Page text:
Across different media and genres, Canadian cultural texts exhibit a range of reductive and ambiguous uses for Frankenstein’s story of technological backfire to represent oil business, energy crisis, and climate crisis. Take McLuhan, for instance: his work does not address energy as extensively as media, but references to energy industries furnish contextual bookends for the first and last chapters of Understanding Media (1964). That study devotes a chapter to the car, figured according to the same Frankenstein allusion that titled his first book: that chapter is called “Motorcar: The Mechanical Bride” ( 2003, 291). For McLuhan, the car is a cyborg technology, described in terms as Frankensteinian as those with which he describes new media generally: “It was the electric spark that enabled the gasoline engine to take over from the steam engine. The crossing of electricity, the biological form, with the mechanical form was never to release a greater force” (296). As an “extension of man”—that is, as a medium—the car “turns the rider into a superman” (297); the car is not only a medium but also a weapon, a “misguided missile” (300) whose destructive power is its drastic environmental impact and social transformation: “cars have become the real population of our cities, with a resulting loss of human scale” (293).
In 1973 (at the onset of the first postwar energy crisis), Christopher Dewdney’s first book, A Paleozoic Geology of London, Ontario, includes a prose poem called “Sol du Soleil” (“Soil of the sun”), consisting of two paragraphs: the first defamiliarizes the point of view of a car driver; the second figures the fossil fuel industry in monstrous, geological terms. The second paragraph speculates how the “continued use of fossil fuels” will “slowly replace the present composition of the atmosphere with the chemical composition of the atmosphere some 200 million years ago. . . . This atmosphere will become capable of generating the life-forms essential to this ancient form” (1973, 5).
The poem posits fossil fuel use as ironic technological backlash: the human use of fuels made from the fossils of ancient life forms is changing the climate to make the earth once again hospitable to those life forms. In this concise speculation on energy futures, the unintended end and radical externality of oil is the return of the compressed. The ironic sense of cyclical time in the context of fossil fuels expressed in Dewdney’s poem has been more recently expressed in an Internet meme that started circulating around 2013; the meme image varies (some versions show stock “meme” characters like Philosoraptor), and the source is unknown (because of the anonymous and viral character of memes), but the text reads: “If oil is made from decomposed dinosaurs, and plastic is made from oil, are plastic dinosaurs made from real dinosaurs?” (Kim 2013). The question has since been taken up online, in discussion forums and web comics, to assess if there’s any scientific truth to it, although the main interest in the meme is its implied questioning of consumerism in an oil-based economy and its accompanying hint—which recurs elsewhere in popular cultural representations of oil—that this economy symbolically depends as much on archaic, fossilized ideas and ideologies as it materially depends on fossil fuels.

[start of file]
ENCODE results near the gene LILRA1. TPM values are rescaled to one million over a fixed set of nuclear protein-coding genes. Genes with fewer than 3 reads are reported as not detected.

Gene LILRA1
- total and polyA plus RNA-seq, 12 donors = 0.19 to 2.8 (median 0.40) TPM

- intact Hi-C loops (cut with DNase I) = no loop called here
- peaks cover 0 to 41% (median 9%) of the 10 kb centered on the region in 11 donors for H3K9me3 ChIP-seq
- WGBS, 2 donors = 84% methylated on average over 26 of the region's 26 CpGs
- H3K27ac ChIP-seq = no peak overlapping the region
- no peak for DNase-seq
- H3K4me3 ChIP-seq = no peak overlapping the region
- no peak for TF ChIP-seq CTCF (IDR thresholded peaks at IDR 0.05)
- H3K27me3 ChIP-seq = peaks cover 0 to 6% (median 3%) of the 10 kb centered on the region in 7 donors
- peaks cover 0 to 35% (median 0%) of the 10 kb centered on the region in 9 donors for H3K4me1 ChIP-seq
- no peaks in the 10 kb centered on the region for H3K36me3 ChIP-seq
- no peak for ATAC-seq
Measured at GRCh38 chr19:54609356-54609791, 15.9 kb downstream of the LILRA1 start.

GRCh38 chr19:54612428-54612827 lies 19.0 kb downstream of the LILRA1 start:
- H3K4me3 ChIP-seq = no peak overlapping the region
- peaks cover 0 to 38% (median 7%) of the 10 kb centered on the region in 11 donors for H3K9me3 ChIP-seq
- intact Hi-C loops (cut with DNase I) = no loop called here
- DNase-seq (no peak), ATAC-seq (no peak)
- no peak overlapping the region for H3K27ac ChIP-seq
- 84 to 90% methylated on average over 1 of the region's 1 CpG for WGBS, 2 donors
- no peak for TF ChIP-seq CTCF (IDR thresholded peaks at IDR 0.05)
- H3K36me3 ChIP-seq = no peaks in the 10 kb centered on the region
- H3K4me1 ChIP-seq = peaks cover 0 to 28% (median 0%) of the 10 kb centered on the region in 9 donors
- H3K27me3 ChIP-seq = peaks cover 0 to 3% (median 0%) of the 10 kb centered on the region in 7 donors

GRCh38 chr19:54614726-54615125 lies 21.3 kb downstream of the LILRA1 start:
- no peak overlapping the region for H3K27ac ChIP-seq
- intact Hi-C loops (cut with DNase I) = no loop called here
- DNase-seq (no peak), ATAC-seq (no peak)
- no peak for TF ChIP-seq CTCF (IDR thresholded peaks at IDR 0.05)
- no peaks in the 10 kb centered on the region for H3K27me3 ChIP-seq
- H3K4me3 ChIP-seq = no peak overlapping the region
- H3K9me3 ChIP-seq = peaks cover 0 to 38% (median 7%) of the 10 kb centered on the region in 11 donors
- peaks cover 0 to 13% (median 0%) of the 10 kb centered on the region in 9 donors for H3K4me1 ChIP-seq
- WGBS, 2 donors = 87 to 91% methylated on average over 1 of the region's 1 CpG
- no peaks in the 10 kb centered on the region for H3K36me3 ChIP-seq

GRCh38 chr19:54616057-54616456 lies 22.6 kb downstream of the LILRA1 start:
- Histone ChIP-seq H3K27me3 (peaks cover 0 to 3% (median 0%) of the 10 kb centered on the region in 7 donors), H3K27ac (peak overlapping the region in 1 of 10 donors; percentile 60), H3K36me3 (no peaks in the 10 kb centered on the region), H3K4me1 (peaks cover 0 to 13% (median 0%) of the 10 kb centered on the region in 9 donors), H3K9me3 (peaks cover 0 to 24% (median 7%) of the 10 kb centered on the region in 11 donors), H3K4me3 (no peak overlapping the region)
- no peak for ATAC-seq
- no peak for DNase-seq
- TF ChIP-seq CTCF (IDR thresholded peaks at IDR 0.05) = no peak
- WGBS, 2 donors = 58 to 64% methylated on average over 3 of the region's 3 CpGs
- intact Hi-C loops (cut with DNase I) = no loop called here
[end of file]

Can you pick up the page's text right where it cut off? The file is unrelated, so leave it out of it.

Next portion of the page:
Another suggestive period text that represents the oil business and extraction technology in Frankensteinian terms is Richard Rohmer’s early-1970s trilogy of novels that imagine a Canada threatened with US annexation for its Arctic oil and gas reserves. The first of these, Ultimatum ( 2003), also includes a subplot concerning First Nations protests over territorial and resource rights—and a controversial pipeline, no less, giving it an uncanny timeliness and even prescience concerning today’s “Frankenstein pipelines” and growing interest in Arctic fuel sources. Rohmer’s novel takes the energy crisis quite seriously: the story envisions a near-future oil boomtown in Resolute Bay. Interestingly, much of the plot action takes place over the phone, as the US president and the Canadian prime minister engage in extensive and exhausting negotiations to resolve the crisis and stave off a US invasion of Canada. This may seem odd for a techno-thriller (and, well, less than thrilling) but it belongs to a distinctly Canadian and McLuhanesque tradition of integrating media, their effects, and their environments into not only the setting but also the action of a story (as discussed in chapter 5, concerning Cronenberg’s films). In an early scene in Ultimatum, as the US president arrives in Resolute Bay to tour its undersea drilling operation, the narrator supplies some backstory that is also foreshadowing: “It was right about here that the first big gas discovery was made in January ’70. It came up under such enormous pressure that it blew. . . . No one had the know-how or the technology then to cope with high-pressure finds like that” (118). Ironically, then, the operation that the president inspects subsequently ruptures and blows. Although the Arctic’s fossil fuels have turned Resolute Bay into a boomtown, the “know-how and technology” for extracting and distributing them remain sketchy at best, subject to backfire as well as sabotage, all while the threat of neoimperial war hangs on the phone wire between the state leaders’ offices.